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I’m a small-town boy at heart

Jim Whitehouse
A guy named John lives in my hometown of Morenci. He wrote me a letter to tell me he enjoys reading my columns, but only if they are about my hometown.

That’s OK. I’m a small-town person.

For 2.5 months one summer, I lived in Kansas City, Missouri, doing a college internship. The population at the time was 1,038,000. Fortunately for my small-town soul, I lived with a roommate in a night-watchman’s apartment in the middle of an 1,800-acre park — population two people and a zoo full of animals.

Other than that, the towns I have lived in feature populations of less than 10,000.

Jim Whitehouse
Jim Whitehouse

Growing up in Morenci was a joy. It was not a suburb of anything. It was a real, free-standing town filled with 1,980 wonderful people and 20 not-so-wonderful people, which is a pretty good ratio. It had stores, offices, schools and factories, surrounded by farms.

It was a half-circle. Half of a postal district. Half of a school district.


Well, you see, Morenci is located in the Deep South. The city limit on its south edge is the Ohio border. It is Michigan’s southernmost town.

When I was in high school, there was a contest to come up with a slogan for the town to be painted on a welcome sign.

Because the town dump was located on the edge of the school athletic fields, separated by a 24 inches high earthen berm, my classmate Max submitted his entry as “Over the Hump and to the Dump.” His entry did not win. The winner as I recall was “Gateway to the Water-Winter Wonderland.”

Max was a smart guy, the co-captain of our Morenci Bulldogs football team. During one pre-game pep rally in the school, someone came up with the brilliant idea that some of us football players would dress like cheerleaders, take to the floor during the rally, and do a spirited cheer to propel the team to greatness.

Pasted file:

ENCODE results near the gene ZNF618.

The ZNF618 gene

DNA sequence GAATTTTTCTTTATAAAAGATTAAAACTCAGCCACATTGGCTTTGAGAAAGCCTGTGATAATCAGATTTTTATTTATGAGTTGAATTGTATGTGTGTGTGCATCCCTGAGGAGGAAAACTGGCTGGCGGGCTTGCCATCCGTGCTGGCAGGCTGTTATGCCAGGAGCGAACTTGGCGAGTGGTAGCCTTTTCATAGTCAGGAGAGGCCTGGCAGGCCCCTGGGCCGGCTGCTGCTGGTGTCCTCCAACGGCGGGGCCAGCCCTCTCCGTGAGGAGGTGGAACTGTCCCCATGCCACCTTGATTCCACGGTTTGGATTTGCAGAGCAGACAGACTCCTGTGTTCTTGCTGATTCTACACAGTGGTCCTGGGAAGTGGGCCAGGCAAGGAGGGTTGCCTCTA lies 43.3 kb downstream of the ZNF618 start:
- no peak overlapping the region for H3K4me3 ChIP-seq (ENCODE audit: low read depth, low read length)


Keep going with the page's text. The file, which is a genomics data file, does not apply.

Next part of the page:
Clever Max wrote the cheer. “I like I like a bird. I like I like a cow. I like I like a bulldog, Bow Wow Wow!” The real cheerleaders never adopted the chant, but it is the only cheer I can remember so at least it lives on in my mind.

My friends and I were lucky that the limits on our activity, time and geography were nearly boundless. We were free to roam as far as we could go on foot or bicycle. We had to go home for dinner. We could do anything we wanted to do as long as we didn’t get caught by our parents or all of the people in town who kept vigilant eyes on the youth and snitched immediately if an infraction occurred.

When we learned to drive, our mothers’ cars carried us to the ends of the flat earth, as long as we had money for gasoline. That is how we learned that Planet Earth is only about 40 miles wide.

My father, on an impulse, bought my mom a little sports car which she never drove and never permitted me to drive. One day, I offered to wash it for her. She thanked me and gave me the keys so I could pull it out of the garage, closer to the hose. I returned home in the spotless car 2 hours later, explaining to my angry mother that the only automatic car wash in the region was in Toledo … population 460,000.

Yessiree. I may have been a small-town boy, but I was very comfortable driving a sports car to the big city to get a car washed.

Jim Whitehouse lives in Albion.

This article originally appeared on The Holland Sentinel: Looking Out: I’m a small-town boy at heart

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